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United States Department of Agriculture

Agricultural Research Service

Title: Developing Instruments to Support Rangeland Managment Decisions

Author
item Hanson, Jonathan

Submitted to: Society for Range Management Meeting Proceedings
Publication Type: Abstract Only
Publication Acceptance Date: July 25, 2000
Publication Date: January 20, 2001
Citation: Hanson, J.D. 2001. Developing instruments to support rangeland managment decisions. Society for Range Management Meeting Proceedings.

Technical Abstract: Maintenance of sustainable agriculture in the Great Plains has become a complex problem demanding consideration of many interrelated factors, processes, and institutions. Supplementing water and nitrogen without damaging the environment is a major challenge. In the immediate future, the ability to quickly modify farm and ranch management practices to take advantage of the global economy; new cropping, pest management, and tillag systems; and new legislation while protecting soil, air, and ground water resources will determine whether an agricultural enterprise system survives or perishes. GPFARM (Great Plains Framework for Agricultural Resource Management) integrates analytical tools with enterprise data to analyze 1- 10 year farm and ranch level production plans with respect to economics, government regulations, and environmental risks. The rangeland component of GPFARM consists of modules for simulating forage and beef cattle dynamics. The forage model simulates biomass production of five functional plant groups. Each forage group is responsive to changes in soil moisture, plant- available nitrogen, and temperature. Herd dynamics and animal growth are simulated by the livestock module. The herd consists of mature cows, pregnant cows, heifers, female calves, and male calves. Carrying capacity for the site is determined and the herd is culled so overgrazing does not occur. The user can preset a stocking rate to over the GPFARM safeguards thereby testing the effect of overstocking. Cattle growth is determined by calculating the daily requirement for each class of animal. An economics component is incorporated into GPFARM to allow the user to examine the economic feasibility of various management practices.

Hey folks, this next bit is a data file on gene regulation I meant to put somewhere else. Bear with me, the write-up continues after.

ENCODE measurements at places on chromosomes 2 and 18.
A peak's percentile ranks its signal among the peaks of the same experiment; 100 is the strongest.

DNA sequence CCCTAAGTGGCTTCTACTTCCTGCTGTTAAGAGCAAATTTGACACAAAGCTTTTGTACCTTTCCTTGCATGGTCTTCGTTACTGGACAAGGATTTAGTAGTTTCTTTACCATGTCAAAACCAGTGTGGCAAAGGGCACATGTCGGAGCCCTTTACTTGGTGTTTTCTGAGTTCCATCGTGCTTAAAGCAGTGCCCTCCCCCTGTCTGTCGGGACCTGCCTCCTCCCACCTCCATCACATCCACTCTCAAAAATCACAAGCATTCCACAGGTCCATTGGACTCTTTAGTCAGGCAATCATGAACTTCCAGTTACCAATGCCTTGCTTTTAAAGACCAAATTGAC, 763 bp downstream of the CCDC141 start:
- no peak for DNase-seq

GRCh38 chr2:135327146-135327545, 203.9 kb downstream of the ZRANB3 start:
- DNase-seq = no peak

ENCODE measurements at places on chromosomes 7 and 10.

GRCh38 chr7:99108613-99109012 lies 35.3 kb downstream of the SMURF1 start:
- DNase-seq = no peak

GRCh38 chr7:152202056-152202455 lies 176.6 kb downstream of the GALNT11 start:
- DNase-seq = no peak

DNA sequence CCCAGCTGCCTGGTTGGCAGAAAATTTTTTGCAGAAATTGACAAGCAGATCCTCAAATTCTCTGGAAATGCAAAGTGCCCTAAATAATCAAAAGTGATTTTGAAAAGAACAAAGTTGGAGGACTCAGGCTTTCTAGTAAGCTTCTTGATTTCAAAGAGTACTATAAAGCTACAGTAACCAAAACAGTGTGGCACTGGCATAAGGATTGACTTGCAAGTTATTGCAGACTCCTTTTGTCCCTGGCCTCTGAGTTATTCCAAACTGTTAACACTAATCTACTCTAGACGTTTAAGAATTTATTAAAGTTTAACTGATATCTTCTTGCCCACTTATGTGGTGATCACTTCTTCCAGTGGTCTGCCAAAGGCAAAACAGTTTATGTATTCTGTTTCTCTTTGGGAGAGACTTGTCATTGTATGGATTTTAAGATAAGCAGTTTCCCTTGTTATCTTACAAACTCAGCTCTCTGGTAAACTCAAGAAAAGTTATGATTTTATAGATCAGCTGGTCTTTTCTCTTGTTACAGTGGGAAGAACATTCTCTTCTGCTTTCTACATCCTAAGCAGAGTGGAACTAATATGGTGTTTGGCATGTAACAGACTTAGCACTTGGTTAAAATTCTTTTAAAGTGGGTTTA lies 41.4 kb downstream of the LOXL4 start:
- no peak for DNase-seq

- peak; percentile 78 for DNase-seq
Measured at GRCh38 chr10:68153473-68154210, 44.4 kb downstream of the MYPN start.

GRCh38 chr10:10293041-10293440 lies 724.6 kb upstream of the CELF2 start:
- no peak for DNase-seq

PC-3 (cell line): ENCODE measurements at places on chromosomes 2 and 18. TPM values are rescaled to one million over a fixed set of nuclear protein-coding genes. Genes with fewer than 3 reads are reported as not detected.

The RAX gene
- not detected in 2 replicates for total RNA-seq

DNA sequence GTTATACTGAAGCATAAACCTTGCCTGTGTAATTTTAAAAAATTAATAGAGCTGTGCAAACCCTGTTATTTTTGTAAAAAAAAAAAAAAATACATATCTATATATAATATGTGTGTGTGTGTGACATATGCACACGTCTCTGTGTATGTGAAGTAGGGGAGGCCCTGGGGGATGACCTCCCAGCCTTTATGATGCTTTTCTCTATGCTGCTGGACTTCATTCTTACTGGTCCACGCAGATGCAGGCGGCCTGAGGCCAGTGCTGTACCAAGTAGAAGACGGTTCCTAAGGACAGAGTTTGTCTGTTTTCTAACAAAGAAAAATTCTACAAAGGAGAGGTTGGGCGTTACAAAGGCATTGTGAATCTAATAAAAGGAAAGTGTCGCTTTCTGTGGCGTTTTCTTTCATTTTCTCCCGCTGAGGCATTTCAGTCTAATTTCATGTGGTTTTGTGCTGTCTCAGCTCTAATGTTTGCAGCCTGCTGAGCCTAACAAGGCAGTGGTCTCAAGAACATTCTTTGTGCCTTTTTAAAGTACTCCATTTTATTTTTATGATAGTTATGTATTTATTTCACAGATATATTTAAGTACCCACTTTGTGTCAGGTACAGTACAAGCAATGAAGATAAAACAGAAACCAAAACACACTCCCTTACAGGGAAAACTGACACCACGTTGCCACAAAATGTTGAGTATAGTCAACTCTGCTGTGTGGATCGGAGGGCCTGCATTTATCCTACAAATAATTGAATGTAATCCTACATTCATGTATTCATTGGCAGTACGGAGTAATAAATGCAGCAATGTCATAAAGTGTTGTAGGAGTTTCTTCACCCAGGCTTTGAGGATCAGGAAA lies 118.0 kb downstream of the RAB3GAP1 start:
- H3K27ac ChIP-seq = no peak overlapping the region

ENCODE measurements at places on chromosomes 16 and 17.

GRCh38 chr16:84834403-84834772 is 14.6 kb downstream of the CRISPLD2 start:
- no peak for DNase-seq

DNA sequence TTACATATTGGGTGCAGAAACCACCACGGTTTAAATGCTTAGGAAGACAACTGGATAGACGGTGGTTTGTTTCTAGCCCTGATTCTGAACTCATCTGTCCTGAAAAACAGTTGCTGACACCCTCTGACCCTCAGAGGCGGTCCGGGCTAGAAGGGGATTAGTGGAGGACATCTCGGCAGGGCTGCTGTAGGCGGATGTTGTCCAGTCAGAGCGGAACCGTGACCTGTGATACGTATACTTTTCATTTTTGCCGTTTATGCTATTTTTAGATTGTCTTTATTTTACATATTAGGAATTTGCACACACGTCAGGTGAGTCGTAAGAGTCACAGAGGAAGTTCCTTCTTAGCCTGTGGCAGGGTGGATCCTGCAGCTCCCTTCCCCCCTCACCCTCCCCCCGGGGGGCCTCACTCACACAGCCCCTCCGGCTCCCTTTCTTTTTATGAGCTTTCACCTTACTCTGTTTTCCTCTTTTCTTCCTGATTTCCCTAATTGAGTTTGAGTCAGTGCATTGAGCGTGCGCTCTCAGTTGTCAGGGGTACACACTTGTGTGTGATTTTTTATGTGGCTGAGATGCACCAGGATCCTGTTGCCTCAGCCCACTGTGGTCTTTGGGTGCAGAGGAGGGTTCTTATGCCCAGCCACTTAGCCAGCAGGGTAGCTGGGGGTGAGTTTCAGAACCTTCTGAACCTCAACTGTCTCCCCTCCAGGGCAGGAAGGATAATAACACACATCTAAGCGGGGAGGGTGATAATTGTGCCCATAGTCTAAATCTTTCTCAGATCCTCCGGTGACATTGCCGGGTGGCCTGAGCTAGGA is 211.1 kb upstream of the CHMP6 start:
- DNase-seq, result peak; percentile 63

Last Modified: 10/25/2014
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